More and more, job listings are exclusively available online and as technology evolves nearly every occupation now requires a basic level of digital literacy with web navigation, email access and participation in social media.
We think the whole world's going to change, and forget that human beings are still human beings; we have the same five senses, we still interact the same way, we still love and hate the same way, but marketers lose track of that. But then it comes down to earth.
Broadband access is the great equalizer, leveling the playing field so that every willing and able person, no matter their station in life, has access to the information and tools necessary to achieve the American Dream.
Behavioral psychologists have observed that wanting something has a much stronger emotional impact than the pleasure that comes once you have it, or the memory of having had it.
It saddens me when public officials and bureaucrats are criticized for ulterior motives, none of which I have ever found in a government bureaucrat, or when someone personalizes disagreements.
Giving consumers the choice of having it all in one big bite means different viewers are in many different places in the book, making it hard to discuss without spoiling the plot. The intervals between first-run programming provide a space for communion and that tantalizing sense of anticipation.
I have a vision that's about technology that empowers consumers over institutions.
I think people have a vague sense that the television system is changing.
The first thing I feel like we have the potential to do is to deliver to consumers more roots to their home.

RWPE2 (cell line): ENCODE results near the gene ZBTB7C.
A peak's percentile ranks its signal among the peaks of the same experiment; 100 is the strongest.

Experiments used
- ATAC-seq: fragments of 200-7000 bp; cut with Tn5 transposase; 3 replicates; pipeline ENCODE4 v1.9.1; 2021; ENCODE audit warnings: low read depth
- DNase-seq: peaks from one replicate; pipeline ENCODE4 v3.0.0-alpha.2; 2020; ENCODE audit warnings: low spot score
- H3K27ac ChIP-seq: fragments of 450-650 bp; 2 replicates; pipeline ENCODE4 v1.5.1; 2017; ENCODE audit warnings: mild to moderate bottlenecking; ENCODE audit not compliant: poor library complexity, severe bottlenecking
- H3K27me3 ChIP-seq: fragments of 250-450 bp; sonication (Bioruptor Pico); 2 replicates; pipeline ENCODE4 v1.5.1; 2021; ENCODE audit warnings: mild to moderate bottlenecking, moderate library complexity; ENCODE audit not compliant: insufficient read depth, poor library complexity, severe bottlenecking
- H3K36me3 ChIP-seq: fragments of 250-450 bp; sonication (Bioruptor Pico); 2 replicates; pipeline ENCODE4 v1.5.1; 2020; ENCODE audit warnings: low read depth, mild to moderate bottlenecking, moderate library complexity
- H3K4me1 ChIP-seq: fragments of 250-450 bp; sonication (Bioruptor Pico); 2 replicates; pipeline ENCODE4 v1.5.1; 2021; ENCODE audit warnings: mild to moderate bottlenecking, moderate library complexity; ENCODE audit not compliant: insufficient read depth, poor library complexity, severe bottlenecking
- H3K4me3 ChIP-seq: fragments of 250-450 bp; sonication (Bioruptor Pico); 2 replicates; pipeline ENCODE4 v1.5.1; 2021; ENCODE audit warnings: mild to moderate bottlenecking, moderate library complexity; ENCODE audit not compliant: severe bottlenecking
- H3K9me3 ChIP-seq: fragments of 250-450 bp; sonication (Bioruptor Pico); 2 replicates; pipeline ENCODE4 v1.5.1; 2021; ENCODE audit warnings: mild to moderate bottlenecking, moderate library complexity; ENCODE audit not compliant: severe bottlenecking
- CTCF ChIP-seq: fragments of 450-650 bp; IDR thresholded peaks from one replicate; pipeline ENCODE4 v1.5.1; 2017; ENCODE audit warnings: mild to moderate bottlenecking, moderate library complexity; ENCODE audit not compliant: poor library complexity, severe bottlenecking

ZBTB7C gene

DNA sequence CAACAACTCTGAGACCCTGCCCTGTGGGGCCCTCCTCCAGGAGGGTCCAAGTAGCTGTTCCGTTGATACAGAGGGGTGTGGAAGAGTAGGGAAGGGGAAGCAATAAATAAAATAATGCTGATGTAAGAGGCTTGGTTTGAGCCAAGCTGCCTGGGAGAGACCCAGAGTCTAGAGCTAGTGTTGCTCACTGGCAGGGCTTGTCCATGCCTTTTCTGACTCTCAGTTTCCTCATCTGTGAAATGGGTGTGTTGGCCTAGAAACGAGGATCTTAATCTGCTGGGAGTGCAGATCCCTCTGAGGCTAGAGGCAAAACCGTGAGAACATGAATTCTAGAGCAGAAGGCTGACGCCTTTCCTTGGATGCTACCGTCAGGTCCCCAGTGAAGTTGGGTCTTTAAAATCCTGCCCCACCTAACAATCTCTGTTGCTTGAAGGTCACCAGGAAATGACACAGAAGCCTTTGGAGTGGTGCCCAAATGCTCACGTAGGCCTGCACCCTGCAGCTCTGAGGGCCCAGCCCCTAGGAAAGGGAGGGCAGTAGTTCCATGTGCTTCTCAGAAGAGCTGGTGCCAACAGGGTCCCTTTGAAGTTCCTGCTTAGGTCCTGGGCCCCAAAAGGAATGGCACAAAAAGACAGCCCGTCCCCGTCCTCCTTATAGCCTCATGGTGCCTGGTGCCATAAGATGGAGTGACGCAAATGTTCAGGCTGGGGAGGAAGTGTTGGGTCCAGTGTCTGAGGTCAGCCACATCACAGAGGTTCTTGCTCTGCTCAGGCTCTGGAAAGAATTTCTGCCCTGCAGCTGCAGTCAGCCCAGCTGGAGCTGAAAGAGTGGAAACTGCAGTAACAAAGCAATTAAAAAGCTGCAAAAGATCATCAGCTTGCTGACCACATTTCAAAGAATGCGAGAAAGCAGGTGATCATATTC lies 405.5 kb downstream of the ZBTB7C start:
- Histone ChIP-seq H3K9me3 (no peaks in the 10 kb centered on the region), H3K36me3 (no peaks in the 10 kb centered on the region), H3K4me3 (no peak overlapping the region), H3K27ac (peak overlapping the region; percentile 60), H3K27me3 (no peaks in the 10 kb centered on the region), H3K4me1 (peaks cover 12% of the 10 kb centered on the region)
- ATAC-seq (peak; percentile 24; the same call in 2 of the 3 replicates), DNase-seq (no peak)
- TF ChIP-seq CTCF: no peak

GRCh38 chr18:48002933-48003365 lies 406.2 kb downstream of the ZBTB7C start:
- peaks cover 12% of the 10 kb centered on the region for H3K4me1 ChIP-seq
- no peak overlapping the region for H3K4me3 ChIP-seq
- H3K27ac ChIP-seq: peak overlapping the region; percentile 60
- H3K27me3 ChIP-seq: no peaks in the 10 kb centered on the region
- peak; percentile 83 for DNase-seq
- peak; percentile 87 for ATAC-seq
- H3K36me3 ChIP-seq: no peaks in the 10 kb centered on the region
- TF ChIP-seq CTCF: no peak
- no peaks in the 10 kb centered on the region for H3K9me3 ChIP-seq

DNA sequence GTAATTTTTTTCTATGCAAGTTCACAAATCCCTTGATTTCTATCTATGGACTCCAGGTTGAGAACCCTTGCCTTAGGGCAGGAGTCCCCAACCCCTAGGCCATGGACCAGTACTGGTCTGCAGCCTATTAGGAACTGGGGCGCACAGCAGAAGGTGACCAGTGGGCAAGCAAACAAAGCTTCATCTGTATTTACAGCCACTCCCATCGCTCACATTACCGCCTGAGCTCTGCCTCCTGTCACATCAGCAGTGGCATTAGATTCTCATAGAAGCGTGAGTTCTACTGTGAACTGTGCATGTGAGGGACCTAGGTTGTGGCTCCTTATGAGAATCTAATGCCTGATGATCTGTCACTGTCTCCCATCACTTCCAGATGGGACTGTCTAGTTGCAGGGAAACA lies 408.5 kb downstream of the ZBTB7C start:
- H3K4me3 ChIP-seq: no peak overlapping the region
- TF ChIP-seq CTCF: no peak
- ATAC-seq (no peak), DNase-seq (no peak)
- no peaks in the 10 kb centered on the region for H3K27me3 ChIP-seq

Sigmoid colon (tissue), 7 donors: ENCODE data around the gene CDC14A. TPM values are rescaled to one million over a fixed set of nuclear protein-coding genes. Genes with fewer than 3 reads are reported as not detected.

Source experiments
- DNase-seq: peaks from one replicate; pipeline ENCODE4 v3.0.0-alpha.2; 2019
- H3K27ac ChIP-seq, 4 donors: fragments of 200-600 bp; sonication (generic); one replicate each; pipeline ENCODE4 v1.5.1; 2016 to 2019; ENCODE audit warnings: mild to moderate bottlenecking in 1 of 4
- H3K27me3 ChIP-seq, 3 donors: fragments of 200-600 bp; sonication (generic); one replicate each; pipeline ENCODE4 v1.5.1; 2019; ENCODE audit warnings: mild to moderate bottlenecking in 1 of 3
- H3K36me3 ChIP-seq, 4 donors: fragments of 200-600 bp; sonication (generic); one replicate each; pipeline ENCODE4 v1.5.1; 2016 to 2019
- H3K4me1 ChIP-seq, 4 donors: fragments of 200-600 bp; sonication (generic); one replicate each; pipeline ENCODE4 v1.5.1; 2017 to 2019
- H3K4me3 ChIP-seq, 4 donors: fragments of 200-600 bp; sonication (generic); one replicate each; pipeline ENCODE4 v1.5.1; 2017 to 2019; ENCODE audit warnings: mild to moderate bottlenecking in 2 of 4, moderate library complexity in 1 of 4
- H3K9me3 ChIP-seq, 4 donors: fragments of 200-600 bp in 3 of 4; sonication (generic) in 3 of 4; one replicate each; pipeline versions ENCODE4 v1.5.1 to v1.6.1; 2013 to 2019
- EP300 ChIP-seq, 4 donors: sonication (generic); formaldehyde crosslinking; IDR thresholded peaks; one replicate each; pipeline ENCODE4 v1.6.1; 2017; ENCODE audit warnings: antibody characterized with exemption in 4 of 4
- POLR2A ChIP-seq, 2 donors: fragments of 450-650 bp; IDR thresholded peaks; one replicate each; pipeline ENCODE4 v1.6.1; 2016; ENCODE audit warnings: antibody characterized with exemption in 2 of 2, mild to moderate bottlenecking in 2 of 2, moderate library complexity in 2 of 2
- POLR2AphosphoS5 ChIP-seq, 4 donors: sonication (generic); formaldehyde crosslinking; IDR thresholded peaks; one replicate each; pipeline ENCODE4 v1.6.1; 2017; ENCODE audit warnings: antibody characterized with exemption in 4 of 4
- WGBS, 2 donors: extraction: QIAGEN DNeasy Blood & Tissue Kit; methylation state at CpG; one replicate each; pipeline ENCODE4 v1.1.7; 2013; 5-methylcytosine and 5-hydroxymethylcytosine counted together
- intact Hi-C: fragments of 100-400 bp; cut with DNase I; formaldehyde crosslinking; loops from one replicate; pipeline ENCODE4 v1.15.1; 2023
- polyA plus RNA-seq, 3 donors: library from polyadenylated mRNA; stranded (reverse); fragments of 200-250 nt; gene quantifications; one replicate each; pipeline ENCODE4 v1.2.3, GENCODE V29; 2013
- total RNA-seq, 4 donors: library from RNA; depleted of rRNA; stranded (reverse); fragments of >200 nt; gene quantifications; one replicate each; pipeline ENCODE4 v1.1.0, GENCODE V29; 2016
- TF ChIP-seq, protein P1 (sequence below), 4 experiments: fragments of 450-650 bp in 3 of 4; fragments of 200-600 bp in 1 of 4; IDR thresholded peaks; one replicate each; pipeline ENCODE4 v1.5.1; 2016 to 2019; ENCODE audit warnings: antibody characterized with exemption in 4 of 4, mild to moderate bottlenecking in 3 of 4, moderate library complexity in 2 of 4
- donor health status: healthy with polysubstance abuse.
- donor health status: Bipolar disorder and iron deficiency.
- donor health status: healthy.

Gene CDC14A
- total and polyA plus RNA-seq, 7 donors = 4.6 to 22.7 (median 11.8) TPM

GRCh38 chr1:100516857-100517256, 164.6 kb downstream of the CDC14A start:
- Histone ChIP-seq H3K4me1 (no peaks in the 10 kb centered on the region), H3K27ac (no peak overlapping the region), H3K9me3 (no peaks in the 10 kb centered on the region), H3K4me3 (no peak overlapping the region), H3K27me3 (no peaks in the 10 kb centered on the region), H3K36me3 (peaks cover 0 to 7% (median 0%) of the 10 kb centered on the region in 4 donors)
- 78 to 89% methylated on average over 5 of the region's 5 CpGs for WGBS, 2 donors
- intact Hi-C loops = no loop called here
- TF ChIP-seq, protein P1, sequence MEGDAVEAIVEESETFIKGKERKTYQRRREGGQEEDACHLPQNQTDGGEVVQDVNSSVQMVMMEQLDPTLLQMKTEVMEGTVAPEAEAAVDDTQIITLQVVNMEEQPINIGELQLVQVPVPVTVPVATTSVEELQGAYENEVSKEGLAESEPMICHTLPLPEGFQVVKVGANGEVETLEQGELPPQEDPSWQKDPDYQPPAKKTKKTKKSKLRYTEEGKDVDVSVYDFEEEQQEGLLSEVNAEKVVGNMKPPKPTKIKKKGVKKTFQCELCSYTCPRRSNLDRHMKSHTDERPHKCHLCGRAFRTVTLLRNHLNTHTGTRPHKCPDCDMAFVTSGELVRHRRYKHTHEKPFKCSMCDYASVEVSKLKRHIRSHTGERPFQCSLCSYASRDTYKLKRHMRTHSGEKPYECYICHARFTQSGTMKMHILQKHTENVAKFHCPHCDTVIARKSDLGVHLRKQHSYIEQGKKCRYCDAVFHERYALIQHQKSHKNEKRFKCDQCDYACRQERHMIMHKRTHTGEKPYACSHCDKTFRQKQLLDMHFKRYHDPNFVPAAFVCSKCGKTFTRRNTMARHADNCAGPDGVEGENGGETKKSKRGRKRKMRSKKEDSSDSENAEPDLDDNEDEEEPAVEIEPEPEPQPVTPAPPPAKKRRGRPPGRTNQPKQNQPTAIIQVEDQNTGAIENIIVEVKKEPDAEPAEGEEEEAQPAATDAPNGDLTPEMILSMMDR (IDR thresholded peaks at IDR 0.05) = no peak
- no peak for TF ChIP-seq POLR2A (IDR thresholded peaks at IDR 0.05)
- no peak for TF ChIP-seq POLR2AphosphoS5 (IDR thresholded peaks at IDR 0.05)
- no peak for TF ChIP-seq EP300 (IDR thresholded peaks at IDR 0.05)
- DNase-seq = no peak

The U.S. has more broadband subscribers than any country other than China. Americans rank at the top in their use of the web, and numerous studies validate that the U.S. is a global innovation powerhouse. The leading Internet and e-commerce companies are located here.
Broadband eliminates so many barriers to entry for so many different people that it's actually become a barrier to entry in and of itself if you're not getting online on a regular basis.
Cable is a dynamic and highly innovative industry, providing cutting edge services and content that Americans love. The broadband platform the industry has deployed is a critical part of the infrastructure needed to realize our national ambition to be a great nation in the Information Age.
So as I look at transitioning to the communication platforms of the future, I see that the beauty of Internet protocols is you get the separation of the layers between service and technology.
The comparison to the old world is something to get excited about. We have the potential for more choice and innovation, and a different regulatory environment that doesn't place as much weight on economic regulations of terms and conditions.
Unlike the phone system, which is engineered around an application, the Internet layered model allows you to, in essence, separate applications from infrastructure.
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